We Need a New Advanced Stat to Quantify Nick Young
I have been staring at Nick Young’s box score, on and off, for the last couple of hours. Numbers are supposed to help us understand players, their performances, and their contributions and deficiencies. But to look at Nick Young’s stats from the Clippers’ Monday-night victory over the Thunder and say, simply, that he had zero assists, would be like saying Jack Kerouac’s On the Road is a story about a guy who needs a lift. There’s so much more to it than that.
Nick Young had zero assists Monday night. Zero is a pretty absolute number. It’s like, if you ask a guy how many men he’d shot in cold blood and he said, “Zero,” that means he hadn’t killed anyone in cold blood. But to say Nick Young had no assists Monday night is an insult to both the number zero and Nick Young’s performance. In fact, the assist column itself is an affront to Nick Young and the kind of progressive, avant-garde basketball he played Monday against the Thunder.
We need a new stat for Nick Young. I’m still workshopping it (and I welcome your constructive feedback in the comments), but I am thinking something like: LOAP. Lack of Assist Probability.
Regardless of who was on the court with Nick Young, who was defending Nick Young, how much time was left on the shot clock or in the quarter, or whether Nick Young’s astrological sign was rising or in some moon, Nick Young never even looked like the concept of passing the ball had ever been broached with him. I would go as far to say that Bizarro Nick Young — in the alternative reality in which Clippers coach Vinny Del Negro actually decides between unbuttoning the top button of his shirt OR tightening his tie but not doing both at once (MAKE THE CALL, VINNY) — still never passes. There is no version of Nick Young that does not single-mindedly look for his own shot. His dedication (albeit to himself) is almost beautiful to watch.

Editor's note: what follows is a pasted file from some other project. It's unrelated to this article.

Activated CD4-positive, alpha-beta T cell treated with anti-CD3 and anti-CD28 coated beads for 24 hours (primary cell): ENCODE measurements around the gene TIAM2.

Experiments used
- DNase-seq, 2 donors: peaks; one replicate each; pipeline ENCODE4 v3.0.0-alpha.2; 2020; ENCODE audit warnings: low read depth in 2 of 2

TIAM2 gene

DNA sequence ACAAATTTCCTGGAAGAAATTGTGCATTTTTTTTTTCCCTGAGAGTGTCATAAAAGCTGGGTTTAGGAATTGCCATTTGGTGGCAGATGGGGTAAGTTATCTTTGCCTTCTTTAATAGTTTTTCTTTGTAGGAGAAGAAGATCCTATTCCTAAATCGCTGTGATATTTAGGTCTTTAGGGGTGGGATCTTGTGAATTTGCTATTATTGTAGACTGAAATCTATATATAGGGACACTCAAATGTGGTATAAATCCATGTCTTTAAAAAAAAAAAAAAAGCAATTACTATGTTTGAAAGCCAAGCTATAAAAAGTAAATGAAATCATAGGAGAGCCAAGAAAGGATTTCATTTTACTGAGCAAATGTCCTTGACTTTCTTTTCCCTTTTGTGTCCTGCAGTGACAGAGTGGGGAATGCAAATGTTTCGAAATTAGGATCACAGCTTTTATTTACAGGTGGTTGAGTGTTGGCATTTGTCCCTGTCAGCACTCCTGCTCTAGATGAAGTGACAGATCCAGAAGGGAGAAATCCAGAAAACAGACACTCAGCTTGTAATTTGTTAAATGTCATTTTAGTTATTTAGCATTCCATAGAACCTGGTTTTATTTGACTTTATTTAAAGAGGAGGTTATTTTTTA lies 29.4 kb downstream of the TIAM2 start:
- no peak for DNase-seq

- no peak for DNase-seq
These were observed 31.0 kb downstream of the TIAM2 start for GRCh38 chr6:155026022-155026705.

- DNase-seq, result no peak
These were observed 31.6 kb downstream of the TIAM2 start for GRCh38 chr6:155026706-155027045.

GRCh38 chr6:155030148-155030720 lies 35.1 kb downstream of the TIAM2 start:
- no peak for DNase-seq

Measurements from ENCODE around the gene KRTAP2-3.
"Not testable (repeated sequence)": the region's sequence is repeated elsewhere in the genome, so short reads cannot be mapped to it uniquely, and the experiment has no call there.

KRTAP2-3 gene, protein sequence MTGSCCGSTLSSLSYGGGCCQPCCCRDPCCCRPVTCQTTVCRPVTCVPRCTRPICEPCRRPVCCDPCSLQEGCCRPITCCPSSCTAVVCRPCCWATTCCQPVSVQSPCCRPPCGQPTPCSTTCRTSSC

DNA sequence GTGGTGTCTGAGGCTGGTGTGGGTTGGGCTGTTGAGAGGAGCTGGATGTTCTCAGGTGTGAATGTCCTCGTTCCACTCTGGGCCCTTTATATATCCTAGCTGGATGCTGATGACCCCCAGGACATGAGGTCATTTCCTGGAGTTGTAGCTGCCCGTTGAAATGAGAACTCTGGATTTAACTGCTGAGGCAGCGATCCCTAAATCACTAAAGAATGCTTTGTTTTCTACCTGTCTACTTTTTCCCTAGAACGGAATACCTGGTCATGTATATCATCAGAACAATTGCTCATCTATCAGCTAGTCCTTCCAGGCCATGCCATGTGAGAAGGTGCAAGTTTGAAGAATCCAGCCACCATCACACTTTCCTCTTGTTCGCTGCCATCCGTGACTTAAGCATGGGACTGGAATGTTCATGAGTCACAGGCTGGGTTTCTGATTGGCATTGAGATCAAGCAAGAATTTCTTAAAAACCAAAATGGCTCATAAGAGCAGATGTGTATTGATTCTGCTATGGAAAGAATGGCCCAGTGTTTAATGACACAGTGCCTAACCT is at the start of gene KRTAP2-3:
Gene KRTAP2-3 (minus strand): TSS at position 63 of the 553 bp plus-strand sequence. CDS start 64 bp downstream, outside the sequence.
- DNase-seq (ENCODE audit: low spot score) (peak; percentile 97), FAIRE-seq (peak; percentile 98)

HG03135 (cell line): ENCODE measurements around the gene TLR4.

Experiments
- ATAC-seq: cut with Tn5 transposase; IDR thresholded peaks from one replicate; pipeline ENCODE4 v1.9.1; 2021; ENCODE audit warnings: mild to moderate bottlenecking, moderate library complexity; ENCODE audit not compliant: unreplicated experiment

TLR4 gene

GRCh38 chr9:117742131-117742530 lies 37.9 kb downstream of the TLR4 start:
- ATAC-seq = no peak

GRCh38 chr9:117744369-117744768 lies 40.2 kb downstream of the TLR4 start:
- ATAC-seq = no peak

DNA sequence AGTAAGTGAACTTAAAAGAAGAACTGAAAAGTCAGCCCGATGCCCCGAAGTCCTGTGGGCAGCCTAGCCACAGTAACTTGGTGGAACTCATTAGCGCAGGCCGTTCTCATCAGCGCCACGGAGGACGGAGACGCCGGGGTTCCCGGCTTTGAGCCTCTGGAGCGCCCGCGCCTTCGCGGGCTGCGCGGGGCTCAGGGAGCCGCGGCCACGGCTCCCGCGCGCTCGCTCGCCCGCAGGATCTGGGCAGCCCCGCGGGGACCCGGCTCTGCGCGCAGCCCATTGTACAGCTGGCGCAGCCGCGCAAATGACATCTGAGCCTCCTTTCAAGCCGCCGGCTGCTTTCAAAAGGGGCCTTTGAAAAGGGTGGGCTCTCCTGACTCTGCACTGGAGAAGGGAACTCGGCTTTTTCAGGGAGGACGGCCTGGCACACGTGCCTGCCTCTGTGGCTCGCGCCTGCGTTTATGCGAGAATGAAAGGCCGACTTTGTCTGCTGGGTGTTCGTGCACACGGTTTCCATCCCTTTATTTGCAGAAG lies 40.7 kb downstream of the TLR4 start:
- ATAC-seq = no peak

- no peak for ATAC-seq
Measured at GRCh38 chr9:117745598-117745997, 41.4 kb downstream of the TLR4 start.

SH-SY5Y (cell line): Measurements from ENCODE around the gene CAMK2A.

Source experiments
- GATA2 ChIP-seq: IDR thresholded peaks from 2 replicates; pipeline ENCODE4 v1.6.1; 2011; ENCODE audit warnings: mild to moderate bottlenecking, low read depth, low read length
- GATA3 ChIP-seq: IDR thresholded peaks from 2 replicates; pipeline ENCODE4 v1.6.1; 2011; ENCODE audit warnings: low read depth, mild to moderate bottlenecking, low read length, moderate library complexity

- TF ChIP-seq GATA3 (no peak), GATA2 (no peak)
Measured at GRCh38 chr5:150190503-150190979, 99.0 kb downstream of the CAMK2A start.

You know how in Star Wars when the Millennium Falcon jumps to hyperspace and the stars go blurring past? That’s what I think Nick Young sees when he gets the ball in his hand. On Monday a crazy thing happened: It kind of worked. The Clippers have been hampered by their lack of wing scoring at times all season. But if Young can be as efficient as he was on Monday night (7-for-10 from the floor), then you can almost forgive him for trend-setting in the burgeoning field of LOAP.
As teardrop jumper after teardrop jumper fell, it was hard to tell who to feel worse for: the Thunder defense, which had to contend with his offensive prowess, or his Clippers teammates, who had to act as bystanders.